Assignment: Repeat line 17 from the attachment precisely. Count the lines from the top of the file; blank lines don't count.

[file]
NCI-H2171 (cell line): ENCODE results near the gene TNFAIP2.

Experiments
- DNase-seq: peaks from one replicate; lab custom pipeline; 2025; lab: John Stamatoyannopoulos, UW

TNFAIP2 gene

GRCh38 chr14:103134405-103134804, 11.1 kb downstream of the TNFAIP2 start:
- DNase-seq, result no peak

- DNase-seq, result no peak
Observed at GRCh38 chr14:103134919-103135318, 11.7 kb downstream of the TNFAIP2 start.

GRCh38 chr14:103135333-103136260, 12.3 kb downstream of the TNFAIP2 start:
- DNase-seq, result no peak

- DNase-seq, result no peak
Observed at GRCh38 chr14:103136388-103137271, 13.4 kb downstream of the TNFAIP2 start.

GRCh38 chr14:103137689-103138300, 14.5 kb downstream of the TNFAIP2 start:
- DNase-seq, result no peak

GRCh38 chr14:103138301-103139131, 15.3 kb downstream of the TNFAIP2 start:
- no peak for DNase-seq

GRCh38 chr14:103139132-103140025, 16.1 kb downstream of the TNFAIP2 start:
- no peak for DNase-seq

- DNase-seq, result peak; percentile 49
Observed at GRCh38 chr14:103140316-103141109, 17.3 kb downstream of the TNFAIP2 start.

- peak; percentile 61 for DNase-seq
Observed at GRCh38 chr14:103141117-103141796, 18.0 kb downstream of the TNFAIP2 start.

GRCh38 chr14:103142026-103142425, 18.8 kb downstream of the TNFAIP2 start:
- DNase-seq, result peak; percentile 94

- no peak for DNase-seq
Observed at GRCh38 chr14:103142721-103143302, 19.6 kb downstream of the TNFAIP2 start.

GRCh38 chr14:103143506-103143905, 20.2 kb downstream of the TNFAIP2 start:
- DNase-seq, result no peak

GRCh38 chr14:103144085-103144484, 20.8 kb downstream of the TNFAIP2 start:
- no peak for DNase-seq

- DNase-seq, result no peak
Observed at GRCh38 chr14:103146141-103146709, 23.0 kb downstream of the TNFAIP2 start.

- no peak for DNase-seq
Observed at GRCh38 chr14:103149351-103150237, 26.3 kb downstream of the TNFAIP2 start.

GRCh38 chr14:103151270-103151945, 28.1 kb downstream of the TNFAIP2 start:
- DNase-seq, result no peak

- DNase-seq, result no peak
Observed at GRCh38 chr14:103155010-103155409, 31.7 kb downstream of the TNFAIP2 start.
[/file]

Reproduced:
GRCh38 chr14:103139132-103140025, 16.1 kb downstream of the TNFAIP2 start: